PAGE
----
Cost of Attendance, also referred to as COA, is the total average cost to attend a school.  The COA varies from school to school and depends on multiple factors, including your program of study, when you entered your program, whether you are a full-time student, among other things.

A COA is different than tuition and fees.  The COA includes tuition and fees, but it also includes living and personal expenses as well because you may need help with these costs while you are in school.  Every Financial Aid Office uses the COA to determine what your financial aid award maximums will be. Below you will find the indirect cost components of the COA for each academic level.

Undergraduate Indirect Cost Components Estimate Costs per term
Books and Supplies $384.00
Transportation $1,318.00
Personal Expenses $1,308.00
Loan Fees $111.00
Room and Board $9,388.00
Total $12,509.00


Graduate Indirect Cost Components Estimate Costs per term
Books and Supplies $700.00
Transportation $1,318.00
Personal Expenses $1,308.00
Loan Fees $415.00
Room and Board $9,388.00
Total $13,129.00
Q: What is included in the COA?
A: The COA includes: tuition, fees, and the average cost of books, supplies, room & board, transportation, and personal/miscellaneous costs.  The Department of Education allows a school to include these basic necessities in a COA and these costs vary depending on your program of study.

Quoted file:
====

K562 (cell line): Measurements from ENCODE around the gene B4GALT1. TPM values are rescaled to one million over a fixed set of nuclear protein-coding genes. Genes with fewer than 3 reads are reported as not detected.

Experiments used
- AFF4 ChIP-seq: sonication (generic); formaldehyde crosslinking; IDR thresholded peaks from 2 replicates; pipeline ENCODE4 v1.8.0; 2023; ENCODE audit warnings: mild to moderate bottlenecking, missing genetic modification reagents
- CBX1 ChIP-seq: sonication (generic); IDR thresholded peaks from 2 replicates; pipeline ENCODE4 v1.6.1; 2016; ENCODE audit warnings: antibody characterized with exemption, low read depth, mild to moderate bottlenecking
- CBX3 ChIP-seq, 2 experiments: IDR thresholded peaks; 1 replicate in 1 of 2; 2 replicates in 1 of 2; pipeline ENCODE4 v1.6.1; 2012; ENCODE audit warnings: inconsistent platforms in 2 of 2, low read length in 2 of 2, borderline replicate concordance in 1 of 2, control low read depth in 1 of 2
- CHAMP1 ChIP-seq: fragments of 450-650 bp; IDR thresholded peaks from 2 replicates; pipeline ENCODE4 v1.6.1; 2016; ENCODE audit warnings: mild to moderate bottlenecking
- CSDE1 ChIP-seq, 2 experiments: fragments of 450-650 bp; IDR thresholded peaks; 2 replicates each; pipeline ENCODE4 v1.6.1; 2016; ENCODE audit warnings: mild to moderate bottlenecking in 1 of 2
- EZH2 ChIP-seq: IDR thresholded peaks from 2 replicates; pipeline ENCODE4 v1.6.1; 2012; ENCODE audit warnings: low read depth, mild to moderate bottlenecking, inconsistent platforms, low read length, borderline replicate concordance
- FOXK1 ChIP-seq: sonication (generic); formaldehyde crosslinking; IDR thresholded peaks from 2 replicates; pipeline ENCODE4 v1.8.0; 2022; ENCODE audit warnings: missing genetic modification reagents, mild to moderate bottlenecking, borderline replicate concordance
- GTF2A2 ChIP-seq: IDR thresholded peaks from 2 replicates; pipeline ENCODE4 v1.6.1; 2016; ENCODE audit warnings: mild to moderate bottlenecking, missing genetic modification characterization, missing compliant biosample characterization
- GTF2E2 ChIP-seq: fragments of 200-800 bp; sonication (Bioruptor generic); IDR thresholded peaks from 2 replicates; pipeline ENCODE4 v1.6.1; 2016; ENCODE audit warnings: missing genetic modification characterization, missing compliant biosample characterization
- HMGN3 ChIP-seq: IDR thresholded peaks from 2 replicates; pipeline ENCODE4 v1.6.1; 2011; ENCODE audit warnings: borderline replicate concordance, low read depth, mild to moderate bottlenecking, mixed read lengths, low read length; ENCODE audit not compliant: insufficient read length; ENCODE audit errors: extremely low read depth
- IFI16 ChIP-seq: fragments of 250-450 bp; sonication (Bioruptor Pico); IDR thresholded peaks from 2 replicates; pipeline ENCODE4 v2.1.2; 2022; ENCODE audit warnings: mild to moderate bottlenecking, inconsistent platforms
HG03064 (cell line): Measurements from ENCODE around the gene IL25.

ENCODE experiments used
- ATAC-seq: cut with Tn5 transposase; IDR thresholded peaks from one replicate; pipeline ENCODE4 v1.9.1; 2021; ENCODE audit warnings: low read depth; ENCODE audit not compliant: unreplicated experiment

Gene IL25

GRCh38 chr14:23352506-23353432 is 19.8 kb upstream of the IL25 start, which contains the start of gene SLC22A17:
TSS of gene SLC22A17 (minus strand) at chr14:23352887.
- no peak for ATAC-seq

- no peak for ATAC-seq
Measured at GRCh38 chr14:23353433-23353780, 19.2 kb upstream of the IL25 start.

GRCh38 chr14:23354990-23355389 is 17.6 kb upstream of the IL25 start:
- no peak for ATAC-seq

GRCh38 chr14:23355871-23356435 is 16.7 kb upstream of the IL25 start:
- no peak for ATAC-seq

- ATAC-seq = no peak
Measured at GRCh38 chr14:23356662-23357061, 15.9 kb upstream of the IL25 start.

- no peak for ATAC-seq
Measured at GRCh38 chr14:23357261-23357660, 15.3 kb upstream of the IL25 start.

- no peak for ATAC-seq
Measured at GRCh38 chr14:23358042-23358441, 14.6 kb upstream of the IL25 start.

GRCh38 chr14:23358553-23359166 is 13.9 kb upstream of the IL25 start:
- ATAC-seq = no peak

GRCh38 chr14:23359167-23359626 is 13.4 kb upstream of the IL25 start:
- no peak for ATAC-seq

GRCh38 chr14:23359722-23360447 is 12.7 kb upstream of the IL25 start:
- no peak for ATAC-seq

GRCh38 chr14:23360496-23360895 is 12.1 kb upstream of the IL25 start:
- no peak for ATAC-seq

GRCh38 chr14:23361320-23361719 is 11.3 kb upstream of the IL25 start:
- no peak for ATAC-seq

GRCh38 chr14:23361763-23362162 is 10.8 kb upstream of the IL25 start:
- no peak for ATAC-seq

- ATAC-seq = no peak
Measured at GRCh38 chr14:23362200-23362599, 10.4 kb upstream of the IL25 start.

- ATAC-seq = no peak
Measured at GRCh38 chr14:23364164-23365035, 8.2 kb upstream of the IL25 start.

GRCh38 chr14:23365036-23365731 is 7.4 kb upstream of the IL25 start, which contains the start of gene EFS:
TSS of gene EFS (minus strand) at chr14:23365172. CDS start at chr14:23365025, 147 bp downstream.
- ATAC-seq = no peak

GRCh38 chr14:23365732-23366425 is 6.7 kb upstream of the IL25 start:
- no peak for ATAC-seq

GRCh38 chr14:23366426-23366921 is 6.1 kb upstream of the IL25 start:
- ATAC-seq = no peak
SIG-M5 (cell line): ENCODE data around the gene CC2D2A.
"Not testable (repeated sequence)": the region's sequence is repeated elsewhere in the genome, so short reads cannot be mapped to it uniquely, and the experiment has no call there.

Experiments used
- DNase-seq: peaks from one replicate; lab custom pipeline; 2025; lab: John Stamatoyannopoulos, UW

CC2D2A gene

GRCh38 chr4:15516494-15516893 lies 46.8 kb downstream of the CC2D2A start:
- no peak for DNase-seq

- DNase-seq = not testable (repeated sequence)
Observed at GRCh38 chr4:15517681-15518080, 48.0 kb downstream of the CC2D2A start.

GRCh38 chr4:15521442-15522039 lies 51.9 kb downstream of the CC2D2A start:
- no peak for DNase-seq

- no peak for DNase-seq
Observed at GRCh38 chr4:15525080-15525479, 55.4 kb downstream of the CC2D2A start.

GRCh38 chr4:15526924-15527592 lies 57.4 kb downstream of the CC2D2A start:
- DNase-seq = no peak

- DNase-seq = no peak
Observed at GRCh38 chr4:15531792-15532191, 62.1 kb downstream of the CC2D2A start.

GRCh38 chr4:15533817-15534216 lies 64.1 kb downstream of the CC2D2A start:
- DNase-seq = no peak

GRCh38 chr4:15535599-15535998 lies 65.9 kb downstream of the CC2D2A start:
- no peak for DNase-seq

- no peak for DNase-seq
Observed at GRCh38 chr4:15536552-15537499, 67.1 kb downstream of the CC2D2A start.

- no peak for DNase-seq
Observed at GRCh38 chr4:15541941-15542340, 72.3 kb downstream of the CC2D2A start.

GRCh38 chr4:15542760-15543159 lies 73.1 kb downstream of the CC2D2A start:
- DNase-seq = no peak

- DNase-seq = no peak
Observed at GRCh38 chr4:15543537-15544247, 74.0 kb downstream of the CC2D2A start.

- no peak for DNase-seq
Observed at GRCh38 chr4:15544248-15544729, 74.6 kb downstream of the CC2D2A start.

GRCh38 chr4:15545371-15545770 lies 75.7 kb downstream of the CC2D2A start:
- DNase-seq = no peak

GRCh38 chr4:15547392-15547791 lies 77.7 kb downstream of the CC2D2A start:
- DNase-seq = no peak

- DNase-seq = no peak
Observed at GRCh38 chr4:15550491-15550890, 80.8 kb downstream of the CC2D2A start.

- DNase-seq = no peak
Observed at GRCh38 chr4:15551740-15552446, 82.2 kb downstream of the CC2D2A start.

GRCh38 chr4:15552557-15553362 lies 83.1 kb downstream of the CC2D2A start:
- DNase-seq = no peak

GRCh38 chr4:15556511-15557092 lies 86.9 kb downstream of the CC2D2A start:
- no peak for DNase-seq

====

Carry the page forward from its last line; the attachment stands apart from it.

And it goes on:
Q: Where can I find my COA and how much are my tuition and fees?
A: Your COA is displayed on your financial aid offer letter which can be accessed on your student portal. Please visit your program page for applicable tuition and fees.  Remember that tuition and fees are the only items that show up as a mandatory charges on your student account statement.  Check with the Financial Aid Office for other specific program cost components.
Q: How can I figure out how much of a refund I can expect to receive?
A: The easiest way to estimate your possible refund is by using the following formula:
Maximum loans borrowed minus tuition and fees equal your estimated refund or living expense.  Keep in mind that most loans have origination (processing) fees that are automatically taken from the amount you applied for, so these calculations are an estimate.  There are other factors that may affect your refund as well, such as additional charges for extra units, parking fines, and the types of loans you apply for.  Check your billing statement or contact Student Accounts if you have questions about your billing statement and charges.
Here are a few examples of estimating a refund:
Example 1:  $16,500 (gross) loan per term minus $11,400 tuition/fees equals $5,100 estimated refund.
Example 2:  $10,250 loan borrowed per term minus $12,000 tuition/fees equals $0 estimated refund.
Example 3:  $22,000 loan borrowed per term minus $12,500 tuition/fees equals $9,500 estimated refund.
One final reminder about borrowing loans and refunds, you are responsible for repaying the loan to the lender, with interest, so be careful with what you borrow!  It's nice to have a large refund while attending school, but it's not nice when your large loan payment is due.  Borrow wisely!!!